People more closely attuned than I am to inside-Vatican matters will be better able to analyze the soon-to-end papacy of Benedict XVI (pictured here) and to walk through the possibilities to succeed him.
(Last November, I heard John L. Allen Jr. of The National Catholic Reporter talk about some of those possibilities, and I expect John will have interesting things to say about all of this in the coming days. Indeed, his first take on all of that is here.)
But I want to use some space here today to praise B16 for what many other popes have lacked -- a recognition that he is not indispensible. It has been some 600 years since a pope resigned. They all died in office. Which is ridiculous. Their refusal to face reality was a sign that they considered themselves so important to the life of the church that they had to stick around until their last breath.
No one is that important. And B16 not only recognized that but he acted on it, thus setting an important precedent for future popes who may otherwise be so arrogant as to imagine they must sit on the throne of Peter until they collapse lifeless.
I was disappointed that the previous pope, John Paul II, clearly struggling with Parkinson's disease in his later years, did not have the wisdom to resign. Not only that, but he also did not acknowledge the nature of his illness and let the church worldwide minister to him and walk with him through that pain -- as Cardinal Joseph Bernardin of Chicago had done earlier with his cancer.
So although I disagreed with Benedict on several matters, I have to agree with Michael Sean Winters of NCR, who wrote yesterday that Benedict "might well be the most thoughtful, cultured, deeply read public figure of our time." And I have to give Benedict high marks for knowing when to hang it up.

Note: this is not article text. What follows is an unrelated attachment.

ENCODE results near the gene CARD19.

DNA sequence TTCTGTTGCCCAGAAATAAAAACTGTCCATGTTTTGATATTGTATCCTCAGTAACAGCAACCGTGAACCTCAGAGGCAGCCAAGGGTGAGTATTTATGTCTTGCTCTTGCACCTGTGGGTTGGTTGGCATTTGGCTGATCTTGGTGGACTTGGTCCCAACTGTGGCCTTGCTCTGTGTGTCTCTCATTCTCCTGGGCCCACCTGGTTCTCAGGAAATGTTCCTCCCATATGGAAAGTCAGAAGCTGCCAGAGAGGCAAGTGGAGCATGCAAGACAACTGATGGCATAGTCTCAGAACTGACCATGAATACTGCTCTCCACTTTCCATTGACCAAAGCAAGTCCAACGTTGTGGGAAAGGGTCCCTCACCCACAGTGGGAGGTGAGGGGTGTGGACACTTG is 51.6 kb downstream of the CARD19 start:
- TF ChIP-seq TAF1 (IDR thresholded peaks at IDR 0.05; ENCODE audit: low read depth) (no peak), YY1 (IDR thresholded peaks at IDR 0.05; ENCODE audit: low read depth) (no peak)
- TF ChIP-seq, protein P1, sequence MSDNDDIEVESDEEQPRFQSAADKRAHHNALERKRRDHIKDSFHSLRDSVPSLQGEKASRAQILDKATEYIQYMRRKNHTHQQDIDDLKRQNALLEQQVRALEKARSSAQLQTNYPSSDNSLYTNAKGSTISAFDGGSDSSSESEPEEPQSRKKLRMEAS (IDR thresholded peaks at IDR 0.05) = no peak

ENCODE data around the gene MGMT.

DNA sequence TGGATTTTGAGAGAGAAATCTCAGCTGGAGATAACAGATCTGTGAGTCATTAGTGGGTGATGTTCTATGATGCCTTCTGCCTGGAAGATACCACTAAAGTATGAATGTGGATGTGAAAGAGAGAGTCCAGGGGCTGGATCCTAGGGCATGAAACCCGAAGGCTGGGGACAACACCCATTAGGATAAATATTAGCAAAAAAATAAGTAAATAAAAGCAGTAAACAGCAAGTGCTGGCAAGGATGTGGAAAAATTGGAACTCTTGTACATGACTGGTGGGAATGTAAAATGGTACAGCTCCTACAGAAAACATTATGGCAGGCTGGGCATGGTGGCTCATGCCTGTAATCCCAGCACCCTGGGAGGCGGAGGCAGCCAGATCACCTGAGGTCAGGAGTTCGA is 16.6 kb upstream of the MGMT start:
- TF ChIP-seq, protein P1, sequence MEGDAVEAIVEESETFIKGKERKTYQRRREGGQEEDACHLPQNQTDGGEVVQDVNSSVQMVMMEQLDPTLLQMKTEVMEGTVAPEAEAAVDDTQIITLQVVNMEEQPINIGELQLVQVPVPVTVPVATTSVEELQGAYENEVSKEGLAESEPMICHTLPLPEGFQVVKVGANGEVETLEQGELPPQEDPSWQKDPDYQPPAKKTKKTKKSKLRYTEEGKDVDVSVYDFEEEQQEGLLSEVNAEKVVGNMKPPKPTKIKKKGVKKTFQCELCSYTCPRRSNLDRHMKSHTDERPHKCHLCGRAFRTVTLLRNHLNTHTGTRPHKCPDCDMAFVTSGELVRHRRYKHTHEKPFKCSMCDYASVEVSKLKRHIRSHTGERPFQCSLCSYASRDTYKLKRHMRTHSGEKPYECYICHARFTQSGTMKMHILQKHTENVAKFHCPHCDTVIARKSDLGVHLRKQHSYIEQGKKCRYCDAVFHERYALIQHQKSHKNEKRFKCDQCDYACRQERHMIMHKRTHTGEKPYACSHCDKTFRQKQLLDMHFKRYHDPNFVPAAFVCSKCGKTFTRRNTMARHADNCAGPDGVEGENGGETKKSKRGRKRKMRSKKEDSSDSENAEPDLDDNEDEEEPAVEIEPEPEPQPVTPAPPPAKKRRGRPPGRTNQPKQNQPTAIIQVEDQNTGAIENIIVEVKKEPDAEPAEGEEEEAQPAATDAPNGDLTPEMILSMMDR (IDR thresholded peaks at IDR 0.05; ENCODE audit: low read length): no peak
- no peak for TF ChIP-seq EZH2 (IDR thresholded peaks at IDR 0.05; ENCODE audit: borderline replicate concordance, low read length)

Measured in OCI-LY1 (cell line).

(By the way, the Religion Newswriters Association has put together this list of resources for journalists covering the pope's resignation. Maybe you'll find some of it useful.)
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Before news of the pope's resignation broke yesterday, I had prepared the words below for today's entry, with the headline: Was this clergyman crazy?
So you get a double shot today. Share the bounty of beauty and wisdom with your friends.
Yes, this used to be the birthday of Abraham Lincoln until it got all kicked around and merged with George Washington's birthday and Presidents Day and whatnot.
But I want to talk about a different birthday boy today, Cotton Mather (depicted here), born in Boston on this date in 1663. It is tempting to say that he was the Jerry Falwell or Pat Robertson of his time, but that would fly directly in the face of the point I'd like to make about Mather and his time.
His time was not our time. And as hard as we might try to recreate a sense of what it must have been like to live in pre-revolutionary America, it is next to impossible to do that.
All these years later it is easy for us to look back and wonder why in the world he would be a proponent of theocratic rule here in the New World. And we can wonder about his involvement in the Salem Witchcraft Trials and his advocacy of prosecution of witches.
What we can't do, however, is to say how each of us might have behaved and what positions each of us might have held on those issues had we been a product of that time.
I'm currently (and slowly) reading the fabulous four-volume series called Lincoln and His World by Richard Lawrence Miller, a historian who lives in Kansas City. And perhaps better than almost any historian I've read, Miller is able to give readers a deep sense of what Lincoln's world must have been like to live in. It takes incredibly detailed reporting based on meticulous research to be able to do that.
But even so, I am not a contemporary of Lincoln and thus can know (also only partially) only what my own era feels like, not Lincoln's.
So when we read about old religious leaders, such as Cotton Mather or a past pope, for instance, we would do well not to imagine that we can fully grasp the influences that shaped them. This is not to excuse Mather's position on witches or what seems now to be Lincoln's too-slow movement toward an abolitionist position on slavery.
But it is to suggest that if we wish to walk in another person's shoes, the other person must be a contemporary of us for us to get the clearest picture of what that means.